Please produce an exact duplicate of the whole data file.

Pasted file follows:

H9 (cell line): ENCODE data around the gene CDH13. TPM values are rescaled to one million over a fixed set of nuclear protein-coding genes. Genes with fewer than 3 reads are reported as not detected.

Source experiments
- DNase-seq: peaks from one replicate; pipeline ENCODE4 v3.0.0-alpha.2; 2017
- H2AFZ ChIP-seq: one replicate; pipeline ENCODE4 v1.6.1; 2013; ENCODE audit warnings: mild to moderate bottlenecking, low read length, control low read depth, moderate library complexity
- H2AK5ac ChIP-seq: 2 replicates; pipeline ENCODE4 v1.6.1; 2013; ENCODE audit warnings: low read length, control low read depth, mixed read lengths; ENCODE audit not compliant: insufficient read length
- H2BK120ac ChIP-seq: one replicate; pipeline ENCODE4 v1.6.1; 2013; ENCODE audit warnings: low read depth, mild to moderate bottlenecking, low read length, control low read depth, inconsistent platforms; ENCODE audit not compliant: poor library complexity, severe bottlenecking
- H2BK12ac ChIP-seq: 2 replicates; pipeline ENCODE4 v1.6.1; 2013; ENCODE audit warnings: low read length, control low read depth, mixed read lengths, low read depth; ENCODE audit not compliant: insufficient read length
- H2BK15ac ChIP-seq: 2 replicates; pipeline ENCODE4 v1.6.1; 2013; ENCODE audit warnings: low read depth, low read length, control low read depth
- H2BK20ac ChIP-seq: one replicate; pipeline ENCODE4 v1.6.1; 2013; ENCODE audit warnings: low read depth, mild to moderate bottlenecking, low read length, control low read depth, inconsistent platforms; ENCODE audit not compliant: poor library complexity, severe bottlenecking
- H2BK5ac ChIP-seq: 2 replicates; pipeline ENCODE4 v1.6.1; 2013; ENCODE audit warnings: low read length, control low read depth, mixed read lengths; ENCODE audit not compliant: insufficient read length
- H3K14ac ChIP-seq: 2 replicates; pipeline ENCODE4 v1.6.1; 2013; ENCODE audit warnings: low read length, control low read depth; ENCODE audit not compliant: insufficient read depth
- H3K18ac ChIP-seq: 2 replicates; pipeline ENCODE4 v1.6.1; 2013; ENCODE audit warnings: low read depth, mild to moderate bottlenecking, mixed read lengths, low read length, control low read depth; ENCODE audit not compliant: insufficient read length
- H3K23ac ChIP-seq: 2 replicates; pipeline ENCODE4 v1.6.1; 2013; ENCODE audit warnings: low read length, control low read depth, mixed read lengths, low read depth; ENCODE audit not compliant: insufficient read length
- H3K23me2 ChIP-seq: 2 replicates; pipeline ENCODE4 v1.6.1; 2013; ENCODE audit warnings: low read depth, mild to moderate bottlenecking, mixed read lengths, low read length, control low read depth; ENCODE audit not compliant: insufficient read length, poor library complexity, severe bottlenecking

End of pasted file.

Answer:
H9 (cell line): ENCODE data around the gene CDH13. TPM values are rescaled to one million over a fixed set of nuclear protein-coding genes. Genes with fewer than 3 reads are reported as not detected.

Source experiments
- DNase-seq: peaks from one replicate; pipeline ENCODE4 v3.0.0-alpha.2; 2017
- H2AFZ ChIP-seq: one replicate; pipeline ENCODE4 v1.6.1; 2013; ENCODE audit warnings: mild to moderate bottlenecking, low read length, control low read depth, moderate library complexity
- H2AK5ac ChIP-seq: 2 replicates; pipeline ENCODE4 v1.6.1; 2013; ENCODE audit warnings: low read length, control low read depth, mixed read lengths; ENCODE audit not compliant: insufficient read length
- H2BK120ac ChIP-seq: one replicate; pipeline ENCODE4 v1.6.1; 2013; ENCODE audit warnings: low read depth, mild to moderate bottlenecking, low read length, control low read depth, inconsistent platforms; ENCODE audit not compliant: poor library complexity, severe bottlenecking
- H2BK12ac ChIP-seq: 2 replicates; pipeline ENCODE4 v1.6.1; 2013; ENCODE audit warnings: low read length, control low read depth, mixed read lengths, low read depth; ENCODE audit not compliant: insufficient read length
- H2BK15ac ChIP-seq: 2 replicates; pipeline ENCODE4 v1.6.1; 2013; ENCODE audit warnings: low read depth, low read length, control low read depth
- H2BK20ac ChIP-seq: one replicate; pipeline ENCODE4 v1.6.1; 2013; ENCODE audit warnings: low read depth, mild to moderate bottlenecking, low read length, control low read depth, inconsistent platforms; ENCODE audit not compliant: poor library complexity, severe bottlenecking
- H2BK5ac ChIP-seq: 2 replicates; pipeline ENCODE4 v1.6.1; 2013; ENCODE audit warnings: low read length, control low read depth, mixed read lengths; ENCODE audit not compliant: insufficient read length
- H3K14ac ChIP-seq: 2 replicates; pipeline ENCODE4 v1.6.1; 2013; ENCODE audit warnings: low read length, control low read depth; ENCODE audit not compliant: insufficient read depth
- H3K18ac ChIP-seq: 2 replicates; pipeline ENCODE4 v1.6.1; 2013; ENCODE audit warnings: low read depth, mild to moderate bottlenecking, mixed read lengths, low read length, control low read depth; ENCODE audit not compliant: insufficient read length
- H3K23ac ChIP-seq: 2 replicates; pipeline ENCODE4 v1.6.1; 2013; ENCODE audit warnings: low read length, control low read depth, mixed read lengths, low read depth; ENCODE audit not compliant: insufficient read length
- H3K23me2 ChIP-seq: 2 replicates; pipeline ENCODE4 v1.6.1; 2013; ENCODE audit warnings: low read depth, mild to moderate bottlenecking, mixed read lengths, low read length, control low read depth; ENCODE audit not compliant: insufficient read length, poor library complexity, severe bottlenecking